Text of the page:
Does the general warranty deed provide the greatest protection for a buyer?
We call it a general warranty deed because the seller or grantor is bound by law to honor definite warranties and covenants.
Usually, your state will require that certain words be used that are codified by a legislative act which imply the warranties in a general warranty deed.
The warranties are explicitly written into the deed with specific intentions; for an express purpose to honor the deed.
Some of the words we look for are 'convey and warrant' and 'warrant generally'.
The canonic warranties are five:
1. The covenant of sesin : The grantor warrants that they own the property and has the right to convey title.
2. The covenant against encumberance : The grantor warrants that the property is free from encumberances or liens except those which are included in the deed.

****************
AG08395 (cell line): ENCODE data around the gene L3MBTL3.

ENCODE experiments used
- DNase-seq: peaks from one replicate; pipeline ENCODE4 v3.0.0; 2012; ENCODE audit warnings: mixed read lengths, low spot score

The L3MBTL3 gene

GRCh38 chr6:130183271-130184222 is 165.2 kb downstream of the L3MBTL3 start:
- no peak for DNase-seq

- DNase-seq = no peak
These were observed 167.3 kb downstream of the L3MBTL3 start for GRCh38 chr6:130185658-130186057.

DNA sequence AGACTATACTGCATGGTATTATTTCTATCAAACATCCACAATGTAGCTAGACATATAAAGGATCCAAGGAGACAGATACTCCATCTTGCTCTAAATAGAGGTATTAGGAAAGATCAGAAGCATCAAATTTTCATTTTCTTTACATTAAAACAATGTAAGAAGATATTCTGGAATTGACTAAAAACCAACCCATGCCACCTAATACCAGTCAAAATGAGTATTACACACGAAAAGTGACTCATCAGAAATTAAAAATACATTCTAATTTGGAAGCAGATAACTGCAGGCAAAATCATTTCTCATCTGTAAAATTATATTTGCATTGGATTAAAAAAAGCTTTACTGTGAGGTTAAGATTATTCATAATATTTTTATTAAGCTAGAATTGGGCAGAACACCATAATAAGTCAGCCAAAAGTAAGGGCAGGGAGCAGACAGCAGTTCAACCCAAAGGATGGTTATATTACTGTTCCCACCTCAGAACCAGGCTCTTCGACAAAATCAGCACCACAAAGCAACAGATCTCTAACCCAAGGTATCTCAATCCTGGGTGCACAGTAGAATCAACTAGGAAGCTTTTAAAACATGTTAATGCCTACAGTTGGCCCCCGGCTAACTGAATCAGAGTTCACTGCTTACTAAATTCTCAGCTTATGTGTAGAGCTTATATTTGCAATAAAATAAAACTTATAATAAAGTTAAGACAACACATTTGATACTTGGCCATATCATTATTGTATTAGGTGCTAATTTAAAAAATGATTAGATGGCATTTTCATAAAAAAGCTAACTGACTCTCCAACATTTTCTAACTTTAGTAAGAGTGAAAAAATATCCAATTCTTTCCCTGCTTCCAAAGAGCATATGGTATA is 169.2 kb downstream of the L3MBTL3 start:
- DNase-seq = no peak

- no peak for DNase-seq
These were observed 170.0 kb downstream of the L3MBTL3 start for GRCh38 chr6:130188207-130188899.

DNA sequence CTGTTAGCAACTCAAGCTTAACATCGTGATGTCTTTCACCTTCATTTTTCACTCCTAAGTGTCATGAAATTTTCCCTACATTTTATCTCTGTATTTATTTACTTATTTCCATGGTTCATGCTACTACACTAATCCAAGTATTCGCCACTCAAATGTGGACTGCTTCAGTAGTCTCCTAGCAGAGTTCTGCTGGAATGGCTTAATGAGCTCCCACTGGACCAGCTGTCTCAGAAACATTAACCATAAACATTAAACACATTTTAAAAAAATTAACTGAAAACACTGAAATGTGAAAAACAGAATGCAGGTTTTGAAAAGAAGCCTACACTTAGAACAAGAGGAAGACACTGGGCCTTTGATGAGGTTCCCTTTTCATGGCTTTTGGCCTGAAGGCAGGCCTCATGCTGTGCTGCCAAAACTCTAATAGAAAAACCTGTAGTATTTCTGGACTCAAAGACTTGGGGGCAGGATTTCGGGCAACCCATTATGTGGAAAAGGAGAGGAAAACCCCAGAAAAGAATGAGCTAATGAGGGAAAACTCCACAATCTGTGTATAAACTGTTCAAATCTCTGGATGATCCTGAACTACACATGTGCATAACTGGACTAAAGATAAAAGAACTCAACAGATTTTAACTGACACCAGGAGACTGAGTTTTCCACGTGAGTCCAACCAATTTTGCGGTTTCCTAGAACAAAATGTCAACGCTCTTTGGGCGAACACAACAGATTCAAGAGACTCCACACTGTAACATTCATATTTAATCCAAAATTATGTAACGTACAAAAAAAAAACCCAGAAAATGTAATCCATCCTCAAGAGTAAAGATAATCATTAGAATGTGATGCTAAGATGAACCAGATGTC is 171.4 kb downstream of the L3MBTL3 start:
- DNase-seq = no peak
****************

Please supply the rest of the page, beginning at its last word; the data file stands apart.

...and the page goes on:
3. The covenant of quiet enjoyment : The grantor guarantees that the title is good and protected from those who might want to sue for the property.
4. The covenant of further assurance : The grantor promises to deliver and obtain all documents and instruments required to make the title a good one, for example, removing a cloud on the title.
5. The covenant of warranty forever : The grantor makes a promise to pay the grantee for any losses if the title ever fails.
Importantly, these covenants extend all the way back to the origins of the property by the grantors defense of the title against both himself and anyone who previously held title to the property.
What kind of examples can you think of that would challenge the warranty deed ?